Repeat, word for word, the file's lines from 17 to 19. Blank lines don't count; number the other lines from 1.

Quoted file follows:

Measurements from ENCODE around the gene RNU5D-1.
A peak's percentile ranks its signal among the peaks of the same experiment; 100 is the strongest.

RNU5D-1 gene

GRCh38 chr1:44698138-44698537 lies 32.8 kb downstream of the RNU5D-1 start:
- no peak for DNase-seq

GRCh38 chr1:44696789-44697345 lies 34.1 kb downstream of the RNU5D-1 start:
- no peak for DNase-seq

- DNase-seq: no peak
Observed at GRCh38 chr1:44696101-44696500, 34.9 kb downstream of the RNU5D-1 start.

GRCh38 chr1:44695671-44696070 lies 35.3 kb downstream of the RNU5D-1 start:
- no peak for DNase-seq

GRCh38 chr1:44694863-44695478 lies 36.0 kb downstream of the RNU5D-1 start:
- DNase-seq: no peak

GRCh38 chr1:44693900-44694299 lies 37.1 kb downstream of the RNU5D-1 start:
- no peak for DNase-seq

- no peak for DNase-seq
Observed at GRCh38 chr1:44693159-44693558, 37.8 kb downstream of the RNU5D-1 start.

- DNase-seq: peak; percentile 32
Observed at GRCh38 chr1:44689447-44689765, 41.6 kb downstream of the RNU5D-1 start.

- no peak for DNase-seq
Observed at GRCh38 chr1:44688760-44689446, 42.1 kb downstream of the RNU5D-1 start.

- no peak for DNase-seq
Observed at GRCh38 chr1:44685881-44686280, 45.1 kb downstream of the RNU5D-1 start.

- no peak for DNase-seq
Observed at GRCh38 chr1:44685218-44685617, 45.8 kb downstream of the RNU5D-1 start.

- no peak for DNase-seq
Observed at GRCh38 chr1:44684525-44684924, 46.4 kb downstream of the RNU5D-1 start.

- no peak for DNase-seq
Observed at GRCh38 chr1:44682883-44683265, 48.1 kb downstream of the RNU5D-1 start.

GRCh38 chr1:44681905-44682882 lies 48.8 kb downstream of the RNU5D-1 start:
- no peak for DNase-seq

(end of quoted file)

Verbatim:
Observed at GRCh38 chr1:44693159-44693558, 37.8 kb downstream of the RNU5D-1 start.

- DNase-seq: peak; percentile 32
Observed at GRCh38 chr1:44689447-44689765, 41.6 kb downstream of the RNU5D-1 start.